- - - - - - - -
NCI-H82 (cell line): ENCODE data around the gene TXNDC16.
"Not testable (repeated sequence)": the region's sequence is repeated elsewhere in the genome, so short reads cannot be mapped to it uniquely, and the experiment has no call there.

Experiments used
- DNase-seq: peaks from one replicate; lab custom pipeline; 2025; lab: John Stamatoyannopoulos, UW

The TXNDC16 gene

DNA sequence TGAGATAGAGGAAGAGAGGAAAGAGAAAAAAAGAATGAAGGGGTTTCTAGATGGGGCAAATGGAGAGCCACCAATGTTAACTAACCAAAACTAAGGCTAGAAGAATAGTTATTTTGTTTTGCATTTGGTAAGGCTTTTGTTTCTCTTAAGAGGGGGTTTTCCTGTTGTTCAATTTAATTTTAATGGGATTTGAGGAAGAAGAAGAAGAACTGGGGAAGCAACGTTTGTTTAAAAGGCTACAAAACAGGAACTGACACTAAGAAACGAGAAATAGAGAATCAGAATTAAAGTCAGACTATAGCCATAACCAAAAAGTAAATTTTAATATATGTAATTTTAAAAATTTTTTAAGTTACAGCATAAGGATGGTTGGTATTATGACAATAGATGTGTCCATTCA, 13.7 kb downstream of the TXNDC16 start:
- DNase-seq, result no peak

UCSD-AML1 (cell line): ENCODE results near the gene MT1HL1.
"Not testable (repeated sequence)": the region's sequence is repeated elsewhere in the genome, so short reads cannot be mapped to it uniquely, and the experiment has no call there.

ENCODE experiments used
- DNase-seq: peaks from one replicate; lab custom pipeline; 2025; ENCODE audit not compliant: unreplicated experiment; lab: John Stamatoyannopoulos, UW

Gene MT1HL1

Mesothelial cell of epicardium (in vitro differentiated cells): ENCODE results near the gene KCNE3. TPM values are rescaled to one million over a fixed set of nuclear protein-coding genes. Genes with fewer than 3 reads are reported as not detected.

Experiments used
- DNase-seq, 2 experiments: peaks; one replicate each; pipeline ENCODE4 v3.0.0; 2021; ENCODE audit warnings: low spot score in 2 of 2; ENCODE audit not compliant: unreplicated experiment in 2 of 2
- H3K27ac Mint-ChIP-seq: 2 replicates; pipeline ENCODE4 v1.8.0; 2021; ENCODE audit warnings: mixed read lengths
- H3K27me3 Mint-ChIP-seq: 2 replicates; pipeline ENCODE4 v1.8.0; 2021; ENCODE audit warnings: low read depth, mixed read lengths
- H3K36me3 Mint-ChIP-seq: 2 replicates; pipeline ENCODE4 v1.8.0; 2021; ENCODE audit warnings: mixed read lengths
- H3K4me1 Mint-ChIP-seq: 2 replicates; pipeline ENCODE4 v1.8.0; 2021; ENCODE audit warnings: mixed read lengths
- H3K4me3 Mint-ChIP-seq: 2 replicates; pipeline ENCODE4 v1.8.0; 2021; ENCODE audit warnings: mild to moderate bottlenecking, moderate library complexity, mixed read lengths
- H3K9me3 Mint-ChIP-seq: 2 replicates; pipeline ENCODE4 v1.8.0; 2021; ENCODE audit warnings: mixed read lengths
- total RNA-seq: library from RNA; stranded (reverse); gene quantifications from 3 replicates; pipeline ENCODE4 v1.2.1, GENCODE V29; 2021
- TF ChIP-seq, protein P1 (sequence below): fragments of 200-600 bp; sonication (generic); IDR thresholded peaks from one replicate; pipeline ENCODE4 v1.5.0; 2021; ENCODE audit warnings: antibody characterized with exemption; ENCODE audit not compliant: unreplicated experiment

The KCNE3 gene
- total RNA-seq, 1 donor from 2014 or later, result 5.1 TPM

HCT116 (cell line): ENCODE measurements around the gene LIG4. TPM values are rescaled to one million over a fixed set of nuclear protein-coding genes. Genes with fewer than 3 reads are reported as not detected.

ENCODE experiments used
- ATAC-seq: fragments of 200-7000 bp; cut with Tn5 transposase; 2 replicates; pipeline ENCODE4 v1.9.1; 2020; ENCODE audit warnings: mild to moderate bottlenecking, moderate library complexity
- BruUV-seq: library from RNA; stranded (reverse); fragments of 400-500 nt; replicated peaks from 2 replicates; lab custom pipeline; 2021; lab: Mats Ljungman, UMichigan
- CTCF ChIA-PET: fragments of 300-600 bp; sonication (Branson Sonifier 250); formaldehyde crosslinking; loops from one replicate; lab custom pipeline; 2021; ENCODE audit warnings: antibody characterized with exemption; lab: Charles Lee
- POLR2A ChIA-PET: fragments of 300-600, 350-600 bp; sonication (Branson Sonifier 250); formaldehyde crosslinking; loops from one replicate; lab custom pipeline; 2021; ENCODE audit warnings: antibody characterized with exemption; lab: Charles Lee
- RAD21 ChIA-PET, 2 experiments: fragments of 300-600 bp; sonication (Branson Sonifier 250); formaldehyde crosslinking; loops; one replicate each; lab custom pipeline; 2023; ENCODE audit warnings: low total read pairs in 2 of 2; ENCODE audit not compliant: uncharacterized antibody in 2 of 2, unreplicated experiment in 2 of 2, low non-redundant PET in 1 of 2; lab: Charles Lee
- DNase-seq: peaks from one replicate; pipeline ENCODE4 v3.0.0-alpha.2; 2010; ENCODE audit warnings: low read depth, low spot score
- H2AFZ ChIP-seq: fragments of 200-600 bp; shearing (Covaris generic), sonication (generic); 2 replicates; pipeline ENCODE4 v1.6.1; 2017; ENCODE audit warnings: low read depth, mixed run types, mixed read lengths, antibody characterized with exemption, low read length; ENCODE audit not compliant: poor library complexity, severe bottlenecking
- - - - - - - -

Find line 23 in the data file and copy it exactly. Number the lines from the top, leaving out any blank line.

- TF ChIP-seq, protein P1 (sequence below): fragments of 200-600 bp; sonication (generic); IDR thresholded peaks from one replicate; pipeline ENCODE4 v1.5.0; 2021; ENCODE audit warnings: antibody characterized with exemption; ENCODE audit not compliant: unreplicated experiment